United States District Court, D. Maryland
LIPTON HOLLANDER, UNITED STATES DISTRICT JUDGE
plaintiff Shawn Jefferson filed suit against Westlake
Financial Services, LLC, d/b/a Westlake Financial Services
(“Westlake”). ECF 1 (Complaint). It appears from
the Complaint and from documents attached as exhibits that
plaintiff obtained a car loan that was subsequently acquired
by Westlake. See ECF 1-1 at 7. Plaintiff alleges
“illegal repossession of [plaintiff's] vehicle,
” and asserts that defendant “charg[ed] more than
[the] maximum rate of interest allowed” in Maryland.
ECF 1-1 at 1 (Statement of Claim). Plaintiff seeks to
“have the loan removed from [his] credit report,
” as well as $150, 000 in damages. ECF 1 at 7.
importance here, plaintiff alleges federal question
jurisdiction in his Complaint, but cites no federal statute
in support of this allegation. Id. at 4. Instead,
plaintiff cites two United States Supreme Court cases from
the late nineteenth century, United States v.
Sayward, 160 U.S. 493 (1895), and Fishback et al. v.
Western Union Tel. Co., 161 U.S. 96 (1896).
has moved to dismiss the Complaint under Fed.R.Civ.P.
12(b)(1), for lack of subject matter jurisdiction. ECF 10.
Westlake has also moved to dismiss under Fed.R.Civ.P.
12(b)(6), for failure to state a claim. Id. The
motion to dismiss is supported by a memorandum of law. ECF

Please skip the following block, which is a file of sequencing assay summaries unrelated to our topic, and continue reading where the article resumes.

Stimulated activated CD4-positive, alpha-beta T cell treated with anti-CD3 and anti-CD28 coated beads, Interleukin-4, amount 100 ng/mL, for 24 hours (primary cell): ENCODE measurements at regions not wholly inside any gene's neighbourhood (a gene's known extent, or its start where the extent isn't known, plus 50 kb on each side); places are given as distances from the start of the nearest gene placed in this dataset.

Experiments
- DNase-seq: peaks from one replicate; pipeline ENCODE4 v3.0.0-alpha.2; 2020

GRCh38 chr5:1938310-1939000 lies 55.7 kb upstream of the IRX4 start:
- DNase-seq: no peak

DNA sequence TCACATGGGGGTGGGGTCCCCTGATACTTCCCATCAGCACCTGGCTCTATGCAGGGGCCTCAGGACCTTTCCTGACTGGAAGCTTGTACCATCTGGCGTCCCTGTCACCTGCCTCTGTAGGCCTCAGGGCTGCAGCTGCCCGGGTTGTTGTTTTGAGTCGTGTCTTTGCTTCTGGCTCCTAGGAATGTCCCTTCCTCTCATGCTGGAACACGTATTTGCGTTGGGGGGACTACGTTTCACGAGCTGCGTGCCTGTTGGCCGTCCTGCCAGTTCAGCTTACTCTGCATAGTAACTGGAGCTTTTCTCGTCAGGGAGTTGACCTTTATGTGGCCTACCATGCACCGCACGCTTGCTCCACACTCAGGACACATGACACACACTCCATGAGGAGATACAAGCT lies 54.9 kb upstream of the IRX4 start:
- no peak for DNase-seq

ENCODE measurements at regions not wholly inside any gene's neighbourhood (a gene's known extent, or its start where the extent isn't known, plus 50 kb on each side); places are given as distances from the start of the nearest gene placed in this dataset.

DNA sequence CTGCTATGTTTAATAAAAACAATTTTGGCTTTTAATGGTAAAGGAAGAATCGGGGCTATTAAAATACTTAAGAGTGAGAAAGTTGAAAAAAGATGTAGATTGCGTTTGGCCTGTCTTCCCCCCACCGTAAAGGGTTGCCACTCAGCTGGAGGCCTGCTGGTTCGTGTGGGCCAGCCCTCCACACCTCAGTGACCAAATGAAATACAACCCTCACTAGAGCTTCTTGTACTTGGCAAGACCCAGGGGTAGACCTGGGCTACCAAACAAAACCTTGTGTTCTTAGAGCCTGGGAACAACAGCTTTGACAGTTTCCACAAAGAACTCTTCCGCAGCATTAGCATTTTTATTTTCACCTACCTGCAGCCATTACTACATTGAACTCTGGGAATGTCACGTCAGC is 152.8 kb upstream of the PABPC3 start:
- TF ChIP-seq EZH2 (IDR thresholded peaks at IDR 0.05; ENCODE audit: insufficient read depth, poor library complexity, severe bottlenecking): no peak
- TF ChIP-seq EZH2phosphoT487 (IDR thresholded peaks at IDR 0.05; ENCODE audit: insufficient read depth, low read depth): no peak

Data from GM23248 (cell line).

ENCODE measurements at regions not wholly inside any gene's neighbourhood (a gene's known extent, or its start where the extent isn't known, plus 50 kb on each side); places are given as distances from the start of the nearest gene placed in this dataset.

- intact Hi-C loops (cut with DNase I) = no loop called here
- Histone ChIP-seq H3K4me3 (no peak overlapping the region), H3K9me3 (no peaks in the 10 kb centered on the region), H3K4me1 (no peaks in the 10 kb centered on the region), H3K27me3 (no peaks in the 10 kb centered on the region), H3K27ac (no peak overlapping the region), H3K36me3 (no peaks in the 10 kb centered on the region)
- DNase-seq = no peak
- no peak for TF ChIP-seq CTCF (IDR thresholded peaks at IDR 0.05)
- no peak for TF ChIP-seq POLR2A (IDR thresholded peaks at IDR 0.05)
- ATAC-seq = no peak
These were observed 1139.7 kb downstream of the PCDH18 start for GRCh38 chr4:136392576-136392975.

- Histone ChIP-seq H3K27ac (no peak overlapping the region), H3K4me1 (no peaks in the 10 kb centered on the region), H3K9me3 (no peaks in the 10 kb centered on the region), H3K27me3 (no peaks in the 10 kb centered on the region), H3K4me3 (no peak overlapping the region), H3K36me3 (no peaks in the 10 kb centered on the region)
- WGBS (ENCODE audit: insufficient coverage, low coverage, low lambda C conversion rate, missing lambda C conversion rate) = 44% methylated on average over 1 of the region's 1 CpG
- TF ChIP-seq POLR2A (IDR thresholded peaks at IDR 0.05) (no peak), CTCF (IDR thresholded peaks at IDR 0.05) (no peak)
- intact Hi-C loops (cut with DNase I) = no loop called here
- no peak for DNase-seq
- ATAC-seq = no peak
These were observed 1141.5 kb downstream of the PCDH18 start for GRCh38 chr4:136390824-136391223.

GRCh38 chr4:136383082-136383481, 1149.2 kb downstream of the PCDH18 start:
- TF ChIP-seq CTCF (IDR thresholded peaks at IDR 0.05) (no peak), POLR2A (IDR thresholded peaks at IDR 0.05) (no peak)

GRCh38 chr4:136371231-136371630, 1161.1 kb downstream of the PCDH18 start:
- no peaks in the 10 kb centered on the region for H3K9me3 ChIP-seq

10-1 (collectively, “Motion”). The Clerk sent a
Rule 12/56 notice to plaintiff on January 12, 2018, advising
plaintiff of his right to respond within 17 days, and that
failure to respond might result in dismissal of the case. ECF
11. Plaintiff did not respond to the Motion.
hearing is necessary to resolve the Motion. See
Local Rule 105.6. Because plaintiff has not adequately
alleged the existence of subject matter jurisdiction, I shall
grant the Motion, without prejudice.
Subject Matter Jurisdiction
Civ. P. 12(b)(1) governs motions to dismiss for lack of
subject matter jurisdiction. See Khoury v. Meserve,
628 F.Supp.2d 600, 606 (D. Md. 2003), aff'd, 85
F. App'x 960 (4th Cir. 2004). Under Rule 12(b)(1), the
plaintiff bears the burden of proving, by a preponderance of
evidence, the existence of subject matter jurisdiction.
See Demetres v. East West Const, Inc., 776 F.3d 271,
272 (4th Cir. 2015); see also Evans v. B.F. Perkins
Co., 166 F.3d 642, 647 (4th Cir. 1999). A challenge to
subject matter jurisdiction under Rule 12(b)(1) may proceed
“in one of two ways”: either a facial challenge,
asserting that the allegations pleaded in the complaint are
insufficient to establish subject matter jurisdiction, or a
factual challenge, asserting “‘that the
jurisdictional allegations of the complaint [are] not
true.'” Kerns v. United States, 585 F.3d
187, 192 (4th Cir. 2009) (citation omitted) (alteration in
original); see also Beck v. McDonald, 848 F.3d 262,
270 (4th Cir. 2017).
facial challenge, “the facts alleged in the complaint
are taken as true, and the motion must be denied if the
complaint alleges sufficient facts to invoke subject matter
jurisdiction.” Kerns, 585 F.3d at 192;
accord Clear Channel Outdoor, Inc. v. Mayor & City
Council of Baltimore, 22 F.Supp.3d 519, 524 (D.